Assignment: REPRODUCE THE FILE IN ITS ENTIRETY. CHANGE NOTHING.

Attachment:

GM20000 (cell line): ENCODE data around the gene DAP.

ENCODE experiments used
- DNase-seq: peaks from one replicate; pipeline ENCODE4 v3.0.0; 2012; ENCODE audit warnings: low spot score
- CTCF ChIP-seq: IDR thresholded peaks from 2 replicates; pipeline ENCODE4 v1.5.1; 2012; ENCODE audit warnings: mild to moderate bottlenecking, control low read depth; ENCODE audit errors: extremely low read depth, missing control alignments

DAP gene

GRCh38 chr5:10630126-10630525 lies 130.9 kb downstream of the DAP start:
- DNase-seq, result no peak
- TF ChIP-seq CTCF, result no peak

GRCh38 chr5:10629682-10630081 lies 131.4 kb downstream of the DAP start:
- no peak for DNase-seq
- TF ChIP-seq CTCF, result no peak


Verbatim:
GM20000 (cell line): ENCODE data around the gene DAP.

ENCODE experiments used
- DNase-seq: peaks from one replicate; pipeline ENCODE4 v3.0.0; 2012; ENCODE audit warnings: low spot score
- CTCF ChIP-seq: IDR thresholded peaks from 2 replicates; pipeline ENCODE4 v1.5.1; 2012; ENCODE audit warnings: mild to moderate bottlenecking, control low read depth; ENCODE audit errors: extremely low read depth, missing control alignments

DAP gene

GRCh38 chr5:10630126-10630525 lies 130.9 kb downstream of the DAP start:
- DNase-seq, result no peak
- TF ChIP-seq CTCF, result no peak

GRCh38 chr5:10629682-10630081 lies 131.4 kb downstream of the DAP start:
- no peak for DNase-seq
- TF ChIP-seq CTCF, result no peak